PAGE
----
Sorry, dear blog readers, but on this Independence Day, I got so depressed reading the mindless blathering on the “Freedom of Americans” on the editorial pages of the Richmond Times-Dispatch this morning that I just had to quote from the excellent book, “The Warmth of Other Suns, The Epic Story of America’s Great Migration,” (Vintage) by Isabel Wilkerson:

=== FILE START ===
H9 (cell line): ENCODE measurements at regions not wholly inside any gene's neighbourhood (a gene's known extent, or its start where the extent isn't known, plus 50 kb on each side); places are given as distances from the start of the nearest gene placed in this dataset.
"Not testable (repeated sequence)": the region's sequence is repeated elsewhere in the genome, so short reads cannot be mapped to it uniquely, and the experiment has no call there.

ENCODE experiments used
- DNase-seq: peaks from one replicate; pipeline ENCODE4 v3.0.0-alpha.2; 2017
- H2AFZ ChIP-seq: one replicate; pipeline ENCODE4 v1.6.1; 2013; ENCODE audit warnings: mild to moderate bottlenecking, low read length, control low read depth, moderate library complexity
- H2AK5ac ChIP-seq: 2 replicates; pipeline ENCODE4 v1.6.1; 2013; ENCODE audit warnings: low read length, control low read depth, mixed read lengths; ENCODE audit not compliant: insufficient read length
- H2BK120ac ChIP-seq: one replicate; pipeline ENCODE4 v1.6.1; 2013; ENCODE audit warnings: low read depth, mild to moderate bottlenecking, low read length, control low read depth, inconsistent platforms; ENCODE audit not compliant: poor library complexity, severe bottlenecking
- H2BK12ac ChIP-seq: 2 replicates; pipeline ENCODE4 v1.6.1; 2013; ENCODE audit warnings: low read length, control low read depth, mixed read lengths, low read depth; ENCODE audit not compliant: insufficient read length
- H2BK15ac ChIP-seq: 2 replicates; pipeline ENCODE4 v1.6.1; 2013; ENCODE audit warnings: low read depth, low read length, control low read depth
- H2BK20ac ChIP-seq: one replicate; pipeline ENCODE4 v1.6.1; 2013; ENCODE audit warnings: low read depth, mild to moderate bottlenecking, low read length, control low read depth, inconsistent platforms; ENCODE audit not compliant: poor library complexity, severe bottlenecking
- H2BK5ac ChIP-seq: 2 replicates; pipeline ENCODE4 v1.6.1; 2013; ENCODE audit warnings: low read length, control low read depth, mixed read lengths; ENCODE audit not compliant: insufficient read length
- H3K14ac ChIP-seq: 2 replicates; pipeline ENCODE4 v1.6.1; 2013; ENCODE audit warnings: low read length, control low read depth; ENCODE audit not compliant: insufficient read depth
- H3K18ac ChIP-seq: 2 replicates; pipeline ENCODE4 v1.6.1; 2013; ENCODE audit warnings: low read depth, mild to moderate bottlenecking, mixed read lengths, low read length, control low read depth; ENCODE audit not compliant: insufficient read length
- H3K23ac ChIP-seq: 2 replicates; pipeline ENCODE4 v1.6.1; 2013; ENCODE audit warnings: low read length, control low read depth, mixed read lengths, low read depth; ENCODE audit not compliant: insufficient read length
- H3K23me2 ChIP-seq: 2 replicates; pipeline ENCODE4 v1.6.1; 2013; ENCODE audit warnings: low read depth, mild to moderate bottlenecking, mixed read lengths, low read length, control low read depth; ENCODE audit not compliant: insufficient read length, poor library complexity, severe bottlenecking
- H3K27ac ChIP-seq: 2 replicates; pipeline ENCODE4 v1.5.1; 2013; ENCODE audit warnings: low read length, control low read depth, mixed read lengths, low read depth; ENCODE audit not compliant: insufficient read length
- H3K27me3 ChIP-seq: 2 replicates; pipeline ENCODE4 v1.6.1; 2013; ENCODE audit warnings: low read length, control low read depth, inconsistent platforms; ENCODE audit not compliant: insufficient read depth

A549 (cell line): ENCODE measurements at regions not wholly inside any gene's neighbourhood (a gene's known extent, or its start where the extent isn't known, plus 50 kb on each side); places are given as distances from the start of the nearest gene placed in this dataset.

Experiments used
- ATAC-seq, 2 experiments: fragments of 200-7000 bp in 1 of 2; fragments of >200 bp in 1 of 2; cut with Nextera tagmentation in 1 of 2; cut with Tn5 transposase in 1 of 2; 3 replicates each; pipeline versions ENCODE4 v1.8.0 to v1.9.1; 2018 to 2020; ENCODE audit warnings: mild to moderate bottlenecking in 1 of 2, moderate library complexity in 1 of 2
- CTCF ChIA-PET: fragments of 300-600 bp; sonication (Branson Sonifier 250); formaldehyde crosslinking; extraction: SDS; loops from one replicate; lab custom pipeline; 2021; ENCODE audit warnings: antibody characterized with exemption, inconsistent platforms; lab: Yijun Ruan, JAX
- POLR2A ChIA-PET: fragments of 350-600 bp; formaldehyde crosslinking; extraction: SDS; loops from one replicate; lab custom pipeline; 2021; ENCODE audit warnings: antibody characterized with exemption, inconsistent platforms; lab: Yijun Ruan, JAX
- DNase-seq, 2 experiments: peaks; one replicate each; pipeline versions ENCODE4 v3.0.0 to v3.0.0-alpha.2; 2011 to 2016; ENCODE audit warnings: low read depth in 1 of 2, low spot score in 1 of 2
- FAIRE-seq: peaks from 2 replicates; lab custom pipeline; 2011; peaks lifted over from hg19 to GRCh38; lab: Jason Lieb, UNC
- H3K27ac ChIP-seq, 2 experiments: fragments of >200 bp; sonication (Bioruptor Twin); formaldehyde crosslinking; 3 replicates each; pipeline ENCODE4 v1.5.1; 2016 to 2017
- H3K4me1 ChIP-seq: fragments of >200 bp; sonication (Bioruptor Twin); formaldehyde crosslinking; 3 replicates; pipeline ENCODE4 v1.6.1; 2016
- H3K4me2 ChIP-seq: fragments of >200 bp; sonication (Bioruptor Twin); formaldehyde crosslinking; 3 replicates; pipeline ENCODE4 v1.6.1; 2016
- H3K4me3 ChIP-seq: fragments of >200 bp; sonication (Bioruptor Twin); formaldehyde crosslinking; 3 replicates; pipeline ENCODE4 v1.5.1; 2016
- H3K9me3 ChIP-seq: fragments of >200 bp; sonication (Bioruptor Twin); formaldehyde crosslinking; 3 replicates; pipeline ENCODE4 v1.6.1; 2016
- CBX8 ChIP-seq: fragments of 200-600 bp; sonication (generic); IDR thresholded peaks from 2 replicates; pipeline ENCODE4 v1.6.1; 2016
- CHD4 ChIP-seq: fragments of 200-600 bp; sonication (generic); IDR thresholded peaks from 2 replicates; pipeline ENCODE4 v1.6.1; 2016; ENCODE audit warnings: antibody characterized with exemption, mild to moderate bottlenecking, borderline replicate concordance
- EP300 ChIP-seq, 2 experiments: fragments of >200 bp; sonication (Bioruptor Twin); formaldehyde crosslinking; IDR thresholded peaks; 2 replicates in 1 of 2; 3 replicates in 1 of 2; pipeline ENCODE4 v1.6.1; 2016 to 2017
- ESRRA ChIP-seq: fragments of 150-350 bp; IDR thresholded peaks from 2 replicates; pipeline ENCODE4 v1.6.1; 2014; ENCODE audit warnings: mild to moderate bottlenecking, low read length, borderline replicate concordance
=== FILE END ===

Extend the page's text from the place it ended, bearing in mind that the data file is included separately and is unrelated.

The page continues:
“Between Alabama and Detroit, the dividing line was the Ohio River, as it had been during slavery, where, once across it, blacks were free if they could only manage to get there. Between Mississippi and Chicago, Jim Crow went out of effect in Cairo, Illinois, at the southern tip of the state. For a time in the 1920s, the ride to Chicago was interrupted after the train cross the Ohio River into Cairo, as if the train were passing from Poland into the old Soviet Union during the Cold War. Once over the river and officially in the North, the colored cars had to be removed in a noisy and cumbersome uncoupling and the integrated cars attached in their place to adhere to the laws of Illinois. Colored passengers had to move, wait, reshuffle themselves, and haul their bags to the newly attached integrated cars. Going south, the ritual was reversed. The railroad men had to reattach the colored-only cars and remove the integrated cars in a clamorous ordeal to meet the laws of Kentucky. Colored passengers had to gather up their things and take their second-class seats, reminded, in that instance, that they were reentering the South. Such as the protocol of a border crossing.”
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